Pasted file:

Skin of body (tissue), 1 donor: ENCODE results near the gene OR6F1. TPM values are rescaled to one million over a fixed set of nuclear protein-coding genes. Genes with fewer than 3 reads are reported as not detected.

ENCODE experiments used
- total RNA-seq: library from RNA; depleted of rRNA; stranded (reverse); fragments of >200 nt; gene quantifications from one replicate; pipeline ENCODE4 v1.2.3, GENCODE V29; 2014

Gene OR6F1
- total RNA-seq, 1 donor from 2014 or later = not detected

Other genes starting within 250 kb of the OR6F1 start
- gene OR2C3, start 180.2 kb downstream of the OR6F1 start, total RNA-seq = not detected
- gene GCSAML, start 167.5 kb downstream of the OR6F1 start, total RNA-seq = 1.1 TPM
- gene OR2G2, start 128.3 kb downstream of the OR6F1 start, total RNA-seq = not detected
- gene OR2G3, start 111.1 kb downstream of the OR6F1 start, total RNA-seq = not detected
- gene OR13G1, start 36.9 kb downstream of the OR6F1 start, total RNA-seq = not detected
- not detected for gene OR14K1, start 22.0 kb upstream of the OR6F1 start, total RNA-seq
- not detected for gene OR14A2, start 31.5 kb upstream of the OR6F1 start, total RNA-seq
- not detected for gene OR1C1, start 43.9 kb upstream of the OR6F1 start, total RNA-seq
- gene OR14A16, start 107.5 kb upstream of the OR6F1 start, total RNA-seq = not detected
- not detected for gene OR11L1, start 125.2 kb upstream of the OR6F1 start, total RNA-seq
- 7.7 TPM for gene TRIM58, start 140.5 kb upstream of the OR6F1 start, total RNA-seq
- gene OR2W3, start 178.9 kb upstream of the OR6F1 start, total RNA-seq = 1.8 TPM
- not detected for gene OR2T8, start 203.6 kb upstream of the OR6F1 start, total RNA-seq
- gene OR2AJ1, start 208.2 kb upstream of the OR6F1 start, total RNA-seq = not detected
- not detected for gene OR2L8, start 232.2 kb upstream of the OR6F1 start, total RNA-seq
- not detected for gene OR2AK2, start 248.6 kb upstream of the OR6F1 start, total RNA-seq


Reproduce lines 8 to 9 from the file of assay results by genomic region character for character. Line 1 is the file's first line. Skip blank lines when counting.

- gene GCSAML, start 167.5 kb downstream of the OR6F1 start, total RNA-seq = 1.1 TPM
- gene OR2G2, start 128.3 kb downstream of the OR6F1 start, total RNA-seq = not detected